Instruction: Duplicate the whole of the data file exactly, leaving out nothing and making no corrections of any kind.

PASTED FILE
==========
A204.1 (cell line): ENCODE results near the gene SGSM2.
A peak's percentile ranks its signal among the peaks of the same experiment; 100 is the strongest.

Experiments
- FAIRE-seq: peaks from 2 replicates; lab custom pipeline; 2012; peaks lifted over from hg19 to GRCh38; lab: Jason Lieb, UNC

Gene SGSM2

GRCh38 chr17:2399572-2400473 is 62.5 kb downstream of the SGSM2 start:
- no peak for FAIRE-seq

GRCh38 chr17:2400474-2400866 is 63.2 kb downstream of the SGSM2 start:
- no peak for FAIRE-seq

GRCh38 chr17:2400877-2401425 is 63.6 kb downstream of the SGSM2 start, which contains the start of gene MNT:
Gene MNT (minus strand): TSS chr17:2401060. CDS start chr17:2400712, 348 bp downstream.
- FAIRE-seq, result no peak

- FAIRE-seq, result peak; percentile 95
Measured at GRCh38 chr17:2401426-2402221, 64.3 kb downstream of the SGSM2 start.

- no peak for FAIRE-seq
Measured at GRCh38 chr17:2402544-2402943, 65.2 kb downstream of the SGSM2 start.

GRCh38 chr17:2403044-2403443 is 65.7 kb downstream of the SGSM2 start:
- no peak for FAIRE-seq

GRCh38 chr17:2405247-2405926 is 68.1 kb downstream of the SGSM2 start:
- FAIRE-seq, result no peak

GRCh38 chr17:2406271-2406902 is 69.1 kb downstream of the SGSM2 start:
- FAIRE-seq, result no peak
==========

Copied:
A204.1 (cell line): ENCODE results near the gene SGSM2.
A peak's percentile ranks its signal among the peaks of the same experiment; 100 is the strongest.

Experiments
- FAIRE-seq: peaks from 2 replicates; lab custom pipeline; 2012; peaks lifted over from hg19 to GRCh38; lab: Jason Lieb, UNC

Gene SGSM2

GRCh38 chr17:2399572-2400473 is 62.5 kb downstream of the SGSM2 start:
- no peak for FAIRE-seq

GRCh38 chr17:2400474-2400866 is 63.2 kb downstream of the SGSM2 start:
- no peak for FAIRE-seq

GRCh38 chr17:2400877-2401425 is 63.6 kb downstream of the SGSM2 start, which contains the start of gene MNT:
Gene MNT (minus strand): TSS chr17:2401060. CDS start chr17:2400712, 348 bp downstream.
- FAIRE-seq, result no peak

- FAIRE-seq, result peak; percentile 95
Measured at GRCh38 chr17:2401426-2402221, 64.3 kb downstream of the SGSM2 start.

- no peak for FAIRE-seq
Measured at GRCh38 chr17:2402544-2402943, 65.2 kb downstream of the SGSM2 start.

GRCh38 chr17:2403044-2403443 is 65.7 kb downstream of the SGSM2 start:
- no peak for FAIRE-seq

GRCh38 chr17:2405247-2405926 is 68.1 kb downstream of the SGSM2 start:
- FAIRE-seq, result no peak

GRCh38 chr17:2406271-2406902 is 69.1 kb downstream of the SGSM2 start:
- FAIRE-seq, result no peak